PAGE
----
China Clashes with Japan Regarding South China Sea
China is taking their feud with Japan regarding the South China Sea to another level, with their Premier telling the Japanese Prime Minister that it was time for Japan to stop interfering with the matter altogether. Li Keqiang, the Premier of China, spoke about the issue when they met at the Asia-Europe Meeting summit in Mongolia over the past week. While the meeting is all about finding common ground among these countries, the prickly issue is something China and Japan will have to sort through sooner rather than later.
China suffered some recent disappointments regarding the issue, with a court at The Hague claiming that their claims to the South China Sea were completely illegal and invalid. And many countries around the world, including Japan, told China that it was time for them to accept the ruling and change their policy in the area. But the Chinese Premier believes their stance is 100 percent valid and in keeping with international law. The Premier also said that Japan had nothing to do with the issue, which meant they should “stop hyping it up and interfering” in the matter. It is going to be interesting to see how Japan responds to these comments.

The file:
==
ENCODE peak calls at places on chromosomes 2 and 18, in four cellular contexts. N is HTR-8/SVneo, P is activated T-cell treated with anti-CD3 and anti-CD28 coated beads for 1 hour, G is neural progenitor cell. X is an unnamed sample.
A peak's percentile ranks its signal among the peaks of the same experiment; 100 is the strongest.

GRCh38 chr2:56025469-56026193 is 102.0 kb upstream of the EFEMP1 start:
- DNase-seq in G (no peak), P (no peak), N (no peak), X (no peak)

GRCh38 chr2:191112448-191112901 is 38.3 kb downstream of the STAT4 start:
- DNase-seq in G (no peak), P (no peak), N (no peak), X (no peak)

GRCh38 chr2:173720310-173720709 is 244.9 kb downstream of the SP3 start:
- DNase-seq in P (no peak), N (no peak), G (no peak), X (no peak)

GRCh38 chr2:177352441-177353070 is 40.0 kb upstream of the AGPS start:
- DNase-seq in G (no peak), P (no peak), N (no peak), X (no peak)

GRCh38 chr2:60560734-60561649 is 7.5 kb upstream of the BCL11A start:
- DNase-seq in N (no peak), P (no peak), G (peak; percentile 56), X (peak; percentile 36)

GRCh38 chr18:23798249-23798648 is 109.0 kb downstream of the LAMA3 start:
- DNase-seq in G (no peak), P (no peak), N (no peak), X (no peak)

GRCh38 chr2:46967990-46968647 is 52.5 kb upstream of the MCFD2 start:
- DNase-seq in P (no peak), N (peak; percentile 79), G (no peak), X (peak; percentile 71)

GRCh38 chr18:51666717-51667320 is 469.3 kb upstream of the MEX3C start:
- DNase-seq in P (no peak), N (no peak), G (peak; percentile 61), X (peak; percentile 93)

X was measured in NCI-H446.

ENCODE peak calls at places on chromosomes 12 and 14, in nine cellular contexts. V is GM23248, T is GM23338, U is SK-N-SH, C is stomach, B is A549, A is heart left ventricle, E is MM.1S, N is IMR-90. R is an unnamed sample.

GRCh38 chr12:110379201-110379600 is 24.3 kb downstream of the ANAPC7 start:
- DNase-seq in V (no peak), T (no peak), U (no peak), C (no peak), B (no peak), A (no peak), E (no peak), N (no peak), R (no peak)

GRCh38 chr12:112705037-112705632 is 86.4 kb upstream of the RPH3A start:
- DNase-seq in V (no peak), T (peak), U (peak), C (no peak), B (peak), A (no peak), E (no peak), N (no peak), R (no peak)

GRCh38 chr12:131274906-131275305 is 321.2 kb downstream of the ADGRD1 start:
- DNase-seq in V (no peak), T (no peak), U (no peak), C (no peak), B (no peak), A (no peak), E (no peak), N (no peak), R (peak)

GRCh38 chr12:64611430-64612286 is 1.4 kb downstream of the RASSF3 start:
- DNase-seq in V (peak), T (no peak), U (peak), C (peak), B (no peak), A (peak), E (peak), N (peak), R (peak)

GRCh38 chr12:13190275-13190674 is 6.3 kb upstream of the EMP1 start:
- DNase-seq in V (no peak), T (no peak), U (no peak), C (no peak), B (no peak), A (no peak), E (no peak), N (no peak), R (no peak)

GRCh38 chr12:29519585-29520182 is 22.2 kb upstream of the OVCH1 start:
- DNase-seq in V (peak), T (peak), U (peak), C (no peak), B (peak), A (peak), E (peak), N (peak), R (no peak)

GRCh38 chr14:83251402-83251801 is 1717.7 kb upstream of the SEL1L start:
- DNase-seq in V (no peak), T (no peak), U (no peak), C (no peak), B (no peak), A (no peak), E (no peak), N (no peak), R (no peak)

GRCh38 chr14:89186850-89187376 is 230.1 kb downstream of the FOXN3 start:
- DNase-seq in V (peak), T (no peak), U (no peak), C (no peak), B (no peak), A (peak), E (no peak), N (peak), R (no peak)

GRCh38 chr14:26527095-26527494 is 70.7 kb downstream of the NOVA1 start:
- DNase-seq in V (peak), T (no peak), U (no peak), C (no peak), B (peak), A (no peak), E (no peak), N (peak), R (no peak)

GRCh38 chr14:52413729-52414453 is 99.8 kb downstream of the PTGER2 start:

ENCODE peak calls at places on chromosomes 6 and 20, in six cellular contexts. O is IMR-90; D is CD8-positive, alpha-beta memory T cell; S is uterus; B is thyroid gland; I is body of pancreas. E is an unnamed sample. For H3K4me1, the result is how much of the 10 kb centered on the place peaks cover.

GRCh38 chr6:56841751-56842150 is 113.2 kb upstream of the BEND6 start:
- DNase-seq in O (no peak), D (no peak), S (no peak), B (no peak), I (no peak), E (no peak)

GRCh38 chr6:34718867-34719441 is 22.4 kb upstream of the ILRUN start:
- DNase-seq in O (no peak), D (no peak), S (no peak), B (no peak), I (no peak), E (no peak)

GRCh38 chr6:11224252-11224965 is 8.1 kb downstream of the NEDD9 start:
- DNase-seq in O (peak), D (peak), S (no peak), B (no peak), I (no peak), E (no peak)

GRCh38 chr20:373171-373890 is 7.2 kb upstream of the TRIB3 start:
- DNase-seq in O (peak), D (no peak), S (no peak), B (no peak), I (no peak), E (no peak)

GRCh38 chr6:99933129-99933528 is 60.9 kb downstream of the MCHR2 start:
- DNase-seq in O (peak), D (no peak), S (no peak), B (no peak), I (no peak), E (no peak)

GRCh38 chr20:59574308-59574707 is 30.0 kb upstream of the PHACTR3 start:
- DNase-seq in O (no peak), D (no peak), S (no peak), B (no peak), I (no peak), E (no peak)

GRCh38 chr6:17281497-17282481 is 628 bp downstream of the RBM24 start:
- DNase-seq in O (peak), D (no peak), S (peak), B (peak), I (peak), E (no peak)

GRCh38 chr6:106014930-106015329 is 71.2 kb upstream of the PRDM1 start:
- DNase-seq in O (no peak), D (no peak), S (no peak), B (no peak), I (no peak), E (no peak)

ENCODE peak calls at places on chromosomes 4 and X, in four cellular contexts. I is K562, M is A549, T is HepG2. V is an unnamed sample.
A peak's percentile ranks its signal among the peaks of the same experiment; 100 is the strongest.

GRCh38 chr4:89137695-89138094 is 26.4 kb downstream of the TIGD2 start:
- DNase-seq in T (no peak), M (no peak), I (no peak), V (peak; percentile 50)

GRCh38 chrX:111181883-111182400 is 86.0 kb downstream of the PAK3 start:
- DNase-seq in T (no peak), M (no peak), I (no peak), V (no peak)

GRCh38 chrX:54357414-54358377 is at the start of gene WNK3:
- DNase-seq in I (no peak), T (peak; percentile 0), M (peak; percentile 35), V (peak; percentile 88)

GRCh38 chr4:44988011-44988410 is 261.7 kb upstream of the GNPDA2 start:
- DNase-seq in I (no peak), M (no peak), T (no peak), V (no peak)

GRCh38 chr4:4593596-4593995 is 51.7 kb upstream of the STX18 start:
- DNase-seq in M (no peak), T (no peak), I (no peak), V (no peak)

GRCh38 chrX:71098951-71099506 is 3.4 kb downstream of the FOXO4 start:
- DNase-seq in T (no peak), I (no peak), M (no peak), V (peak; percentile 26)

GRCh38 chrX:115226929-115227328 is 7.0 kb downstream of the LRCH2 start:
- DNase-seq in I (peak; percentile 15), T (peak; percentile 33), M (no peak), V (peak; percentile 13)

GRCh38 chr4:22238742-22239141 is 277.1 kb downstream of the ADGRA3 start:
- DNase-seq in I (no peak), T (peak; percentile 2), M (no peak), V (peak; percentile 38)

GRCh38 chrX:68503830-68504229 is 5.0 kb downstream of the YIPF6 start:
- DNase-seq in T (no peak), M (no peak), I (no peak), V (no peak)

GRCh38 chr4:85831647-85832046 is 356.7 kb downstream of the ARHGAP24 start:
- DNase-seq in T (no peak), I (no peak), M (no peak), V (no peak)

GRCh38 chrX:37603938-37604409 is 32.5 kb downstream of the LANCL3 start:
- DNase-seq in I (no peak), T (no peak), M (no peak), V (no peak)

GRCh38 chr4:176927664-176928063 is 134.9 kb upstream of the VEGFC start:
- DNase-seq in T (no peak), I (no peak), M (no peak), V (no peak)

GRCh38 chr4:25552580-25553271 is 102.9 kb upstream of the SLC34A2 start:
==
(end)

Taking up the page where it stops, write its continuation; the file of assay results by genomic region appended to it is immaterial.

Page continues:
The reason why so many countries fight over the South China Sea is because of the huge value the area has regarding trade deals and networks. Many experts value the trade through the South China Sea at close to $5 trillion per year. But there are other countries that have a rival claim, including Brunei, the Philippines, Vietnam, Taiwan, and Malaysia.
Among the countries holding a claim to the area, it appears the Philippines has the most to rejoice regarding the ruling at The Hague. Their top lawyer spoke at the beginning of the week about the decision, saying it was a “crowning glory,” for the country and international law in general. China has not responded to these statements, but there is no doubt they will be irritated by the Philippines claiming they have “won” through the ruling at The Hague.
For their part, politicians in Manila have been fairly timid on the issue, for fear of angering their larger and more powerful neighbor. But they always laid claim to their rights to trade through the South China Sea. And they now believe that the court’s ruling has made it clear that no county can claim an entire sea for their own purposes, especially one that holds so much value.